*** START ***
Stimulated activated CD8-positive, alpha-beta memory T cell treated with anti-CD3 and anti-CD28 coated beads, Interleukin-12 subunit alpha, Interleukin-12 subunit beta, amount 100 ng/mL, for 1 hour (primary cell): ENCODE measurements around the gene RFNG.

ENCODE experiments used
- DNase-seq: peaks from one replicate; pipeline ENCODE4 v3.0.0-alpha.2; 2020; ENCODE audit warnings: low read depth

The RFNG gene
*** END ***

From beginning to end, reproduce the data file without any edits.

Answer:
Stimulated activated CD8-positive, alpha-beta memory T cell treated with anti-CD3 and anti-CD28 coated beads, Interleukin-12 subunit alpha, Interleukin-12 subunit beta, amount 100 ng/mL, for 1 hour (primary cell): ENCODE measurements around the gene RFNG.

ENCODE experiments used
- DNase-seq: peaks from one replicate; pipeline ENCODE4 v3.0.0-alpha.2; 2020; ENCODE audit warnings: low read depth

The RFNG gene